Sunday, 29 October 2017

Localizing Indigenous Perspectives in Science

Last May, educators braved the weather for a professional development session held entirely outdoors. Our focus was to explore the respectful and appropriate representation of Indigenous perspectives within the K-12 science curriculum. Our guiding document was the new FNESC Science First Peoples Teachers Resource guide. While the guide is targeted at grades 5-9, the guidelines for balancing Indigenous and Western knowledge systems are helpful for any grade. In fact the introductory chapters of any of the FNESC educational resource materials are highly recommended for K-12 educators in any subject area who are striving to increase Indigenous perspectives in their own contexts.

Here are a few things we considered to make the session as meaningful as possible:

SD67 Cultural Coordinator Anona Kampe sings the Okanagan Song
1. The importance of connecting with local community members. As most of the session's participants were not Indigenous, we felt it was important to model the intentional inclusion of people from the Okanagan Territory who were willing to guide and support us in our journey forward. SD67 cultural coordinator Anona Kampe began our session by singing the Okanagan Song and providing background on the connections between the Syilx people and the land. Another member of the Okanagan Nation, Carrie Terbasket attended the session as an observer and provided us with valuable feedback regarding what we were doing well and how we could improve. Finally, the last 45 minutes of our session were spent with Dustin Louis, another member of the Okanagan Nation who shared the foundational captikwł story How Food Was Given. Dustin infused the story with Nsyilxcən words and phrases and provided background on the importance of Indigenous language, as well as the importance of a sense of place.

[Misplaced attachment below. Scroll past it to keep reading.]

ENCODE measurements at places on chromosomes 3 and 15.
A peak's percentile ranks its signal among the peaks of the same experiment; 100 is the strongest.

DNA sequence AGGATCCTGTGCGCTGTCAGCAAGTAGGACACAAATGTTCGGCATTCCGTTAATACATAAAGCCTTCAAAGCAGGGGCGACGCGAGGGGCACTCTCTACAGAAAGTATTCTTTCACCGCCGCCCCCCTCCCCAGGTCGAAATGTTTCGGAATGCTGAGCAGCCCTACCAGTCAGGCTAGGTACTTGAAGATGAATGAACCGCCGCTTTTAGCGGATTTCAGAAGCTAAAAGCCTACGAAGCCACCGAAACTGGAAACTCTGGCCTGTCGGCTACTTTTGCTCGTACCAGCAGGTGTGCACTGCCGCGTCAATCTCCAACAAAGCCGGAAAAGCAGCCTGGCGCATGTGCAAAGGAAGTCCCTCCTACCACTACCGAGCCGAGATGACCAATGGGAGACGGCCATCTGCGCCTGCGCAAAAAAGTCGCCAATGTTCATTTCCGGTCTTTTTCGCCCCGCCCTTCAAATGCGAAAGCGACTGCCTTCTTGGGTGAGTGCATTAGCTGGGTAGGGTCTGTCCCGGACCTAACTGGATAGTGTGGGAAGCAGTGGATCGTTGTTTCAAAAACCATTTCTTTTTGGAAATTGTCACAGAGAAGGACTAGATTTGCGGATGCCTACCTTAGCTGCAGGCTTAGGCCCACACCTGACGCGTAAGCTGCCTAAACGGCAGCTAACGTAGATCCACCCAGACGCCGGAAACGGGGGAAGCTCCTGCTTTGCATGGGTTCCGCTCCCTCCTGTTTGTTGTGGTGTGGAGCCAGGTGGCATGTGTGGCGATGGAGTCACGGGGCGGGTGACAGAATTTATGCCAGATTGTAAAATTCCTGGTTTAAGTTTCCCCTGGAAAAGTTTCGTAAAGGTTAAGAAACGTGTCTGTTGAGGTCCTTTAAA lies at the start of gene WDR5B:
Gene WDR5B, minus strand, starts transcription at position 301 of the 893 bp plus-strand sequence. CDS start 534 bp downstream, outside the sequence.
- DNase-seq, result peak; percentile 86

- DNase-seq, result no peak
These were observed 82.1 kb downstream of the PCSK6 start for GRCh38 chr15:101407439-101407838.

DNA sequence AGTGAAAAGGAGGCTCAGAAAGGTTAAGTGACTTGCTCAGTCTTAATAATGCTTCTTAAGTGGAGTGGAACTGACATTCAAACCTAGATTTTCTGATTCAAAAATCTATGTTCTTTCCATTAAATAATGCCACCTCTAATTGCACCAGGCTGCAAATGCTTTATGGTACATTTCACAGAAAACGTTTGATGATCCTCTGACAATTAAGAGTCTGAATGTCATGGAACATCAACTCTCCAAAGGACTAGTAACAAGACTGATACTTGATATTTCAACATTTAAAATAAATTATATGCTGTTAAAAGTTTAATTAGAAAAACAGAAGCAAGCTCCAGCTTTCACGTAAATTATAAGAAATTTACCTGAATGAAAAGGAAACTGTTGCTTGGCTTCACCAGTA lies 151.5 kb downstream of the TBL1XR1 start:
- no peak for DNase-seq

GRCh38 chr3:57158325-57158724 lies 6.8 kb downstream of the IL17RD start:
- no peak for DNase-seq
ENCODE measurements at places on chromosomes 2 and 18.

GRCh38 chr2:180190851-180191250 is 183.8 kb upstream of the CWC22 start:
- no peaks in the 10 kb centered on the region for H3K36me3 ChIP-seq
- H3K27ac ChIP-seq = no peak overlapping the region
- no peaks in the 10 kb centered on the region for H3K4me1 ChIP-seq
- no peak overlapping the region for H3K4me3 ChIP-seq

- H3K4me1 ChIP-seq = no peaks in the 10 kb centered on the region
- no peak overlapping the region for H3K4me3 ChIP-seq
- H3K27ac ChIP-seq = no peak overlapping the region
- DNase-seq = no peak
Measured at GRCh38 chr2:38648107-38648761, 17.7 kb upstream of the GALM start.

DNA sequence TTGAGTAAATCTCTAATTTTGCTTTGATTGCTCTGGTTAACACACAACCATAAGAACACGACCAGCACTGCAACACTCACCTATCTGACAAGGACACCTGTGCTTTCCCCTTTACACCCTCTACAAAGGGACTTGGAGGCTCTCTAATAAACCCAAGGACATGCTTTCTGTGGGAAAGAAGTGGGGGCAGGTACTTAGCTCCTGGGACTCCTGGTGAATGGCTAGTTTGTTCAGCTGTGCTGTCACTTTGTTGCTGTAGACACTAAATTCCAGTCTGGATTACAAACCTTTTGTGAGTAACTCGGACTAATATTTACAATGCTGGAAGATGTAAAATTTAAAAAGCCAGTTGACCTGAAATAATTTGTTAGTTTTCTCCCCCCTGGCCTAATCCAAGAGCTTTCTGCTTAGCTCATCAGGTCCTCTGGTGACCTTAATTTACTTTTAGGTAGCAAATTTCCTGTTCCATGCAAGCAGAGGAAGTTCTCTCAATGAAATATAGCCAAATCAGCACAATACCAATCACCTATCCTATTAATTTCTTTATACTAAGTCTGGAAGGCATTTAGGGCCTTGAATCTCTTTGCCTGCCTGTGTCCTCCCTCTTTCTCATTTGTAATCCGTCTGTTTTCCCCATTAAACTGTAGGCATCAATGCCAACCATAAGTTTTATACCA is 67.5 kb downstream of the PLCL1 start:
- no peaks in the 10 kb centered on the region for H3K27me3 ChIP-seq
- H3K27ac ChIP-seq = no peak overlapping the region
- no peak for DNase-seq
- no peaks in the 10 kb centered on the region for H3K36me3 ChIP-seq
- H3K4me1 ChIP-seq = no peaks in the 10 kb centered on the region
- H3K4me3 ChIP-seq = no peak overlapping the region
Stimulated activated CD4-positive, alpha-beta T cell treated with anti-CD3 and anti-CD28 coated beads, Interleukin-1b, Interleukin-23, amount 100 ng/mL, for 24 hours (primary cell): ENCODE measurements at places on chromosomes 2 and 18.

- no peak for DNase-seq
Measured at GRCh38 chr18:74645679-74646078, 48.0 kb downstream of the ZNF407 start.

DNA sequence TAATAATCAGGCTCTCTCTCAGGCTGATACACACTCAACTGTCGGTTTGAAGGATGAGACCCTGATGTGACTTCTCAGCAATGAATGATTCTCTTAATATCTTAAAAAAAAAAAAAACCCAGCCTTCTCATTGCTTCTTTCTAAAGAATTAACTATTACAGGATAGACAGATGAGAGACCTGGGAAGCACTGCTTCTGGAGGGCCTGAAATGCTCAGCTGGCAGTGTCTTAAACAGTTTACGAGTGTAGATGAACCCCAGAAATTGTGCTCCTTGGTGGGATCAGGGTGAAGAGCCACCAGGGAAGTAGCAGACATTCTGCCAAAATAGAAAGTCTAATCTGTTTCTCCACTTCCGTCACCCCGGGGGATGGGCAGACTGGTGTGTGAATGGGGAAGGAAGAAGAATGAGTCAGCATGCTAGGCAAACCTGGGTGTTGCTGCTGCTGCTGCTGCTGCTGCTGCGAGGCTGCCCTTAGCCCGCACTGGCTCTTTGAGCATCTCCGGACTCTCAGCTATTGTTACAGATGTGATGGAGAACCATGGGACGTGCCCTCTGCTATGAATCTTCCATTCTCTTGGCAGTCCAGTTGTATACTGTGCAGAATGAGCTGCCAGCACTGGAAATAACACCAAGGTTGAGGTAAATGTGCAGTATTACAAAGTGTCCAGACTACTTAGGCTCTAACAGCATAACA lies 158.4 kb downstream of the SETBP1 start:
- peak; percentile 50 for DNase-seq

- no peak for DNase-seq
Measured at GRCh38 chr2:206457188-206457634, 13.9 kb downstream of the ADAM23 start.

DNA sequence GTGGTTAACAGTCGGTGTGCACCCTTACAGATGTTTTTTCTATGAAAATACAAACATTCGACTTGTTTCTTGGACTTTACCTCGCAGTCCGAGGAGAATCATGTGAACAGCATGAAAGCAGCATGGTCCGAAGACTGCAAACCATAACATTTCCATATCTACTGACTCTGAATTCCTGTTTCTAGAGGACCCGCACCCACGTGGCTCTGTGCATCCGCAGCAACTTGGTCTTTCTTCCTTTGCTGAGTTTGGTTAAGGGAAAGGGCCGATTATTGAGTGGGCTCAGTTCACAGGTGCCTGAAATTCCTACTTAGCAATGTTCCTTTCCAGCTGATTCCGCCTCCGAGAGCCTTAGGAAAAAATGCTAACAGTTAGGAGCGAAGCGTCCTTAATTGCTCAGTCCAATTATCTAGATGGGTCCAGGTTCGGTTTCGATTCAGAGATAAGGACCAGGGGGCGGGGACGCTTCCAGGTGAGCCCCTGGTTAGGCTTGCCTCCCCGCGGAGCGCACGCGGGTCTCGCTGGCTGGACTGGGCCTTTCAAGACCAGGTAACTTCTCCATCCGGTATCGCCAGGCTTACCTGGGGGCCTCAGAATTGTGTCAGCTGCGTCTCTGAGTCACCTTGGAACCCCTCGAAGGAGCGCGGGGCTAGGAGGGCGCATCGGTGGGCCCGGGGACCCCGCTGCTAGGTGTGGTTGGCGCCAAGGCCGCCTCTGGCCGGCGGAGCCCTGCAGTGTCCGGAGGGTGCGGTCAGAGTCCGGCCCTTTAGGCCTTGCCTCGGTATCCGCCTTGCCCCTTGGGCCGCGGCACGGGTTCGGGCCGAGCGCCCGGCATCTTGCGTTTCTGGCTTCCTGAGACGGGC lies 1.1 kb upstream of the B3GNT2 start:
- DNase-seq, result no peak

2. The importance of localizing the activities. While the activities we shared were inspired by the FNESC resource guide, each one was revised to make it relevant to students' lives in the Okanagan. Station one which was based on Chapter 3 in the FNESC guide "Power from the Land" involved the study of paddling a canoe as an opportunity to explore the concepts of force and motion. As Penticton is located between two beautiful lakes, this unit is particularly relevant. Participants watched a live demonstration of a canoe and a paddle board and then watched part of a video clip that gave a local perspective on the cultural significance of canoeing. In addition to the "Power from the Land" activity, a second station was developed that reflected the reality for everyone who lives in the Okanagan which is the possibility of extreme forest fires. At this station, participants tested and compared soil samples from before and after a fire, and examined photos that compared local methods of Syilx fire management practices with municipal government strategies. The third and final station involved a STEM challenge that involved reducing pollution in connection with efforts by the Okanagan Nation to reintroduce sockeye salmon into local waterways.
Comparing Syilx resource management with municipal strategies
Preparing for the STEM challenge
3. The importance of concepts described in the FNESC Science First Peoples guide that are necessary for understanding Indigenous knowledge including: interconnectedness, a sense of place, the inclusion of Indigenous languages, the use of place names, the importance of story, and the awareness of Traditional Ecological Knowledge (TEK).  We also tried to model the First Peoples Principles of Learning by making sure the session was experiential, collaborative, personalized, connected to the community and the outdoors and respectful of the land. It was an excellent reminder that if we want students to have learning experiences that reflect these elements, then professional development opportunities for educators should mirror the experiences we hope to create for students.

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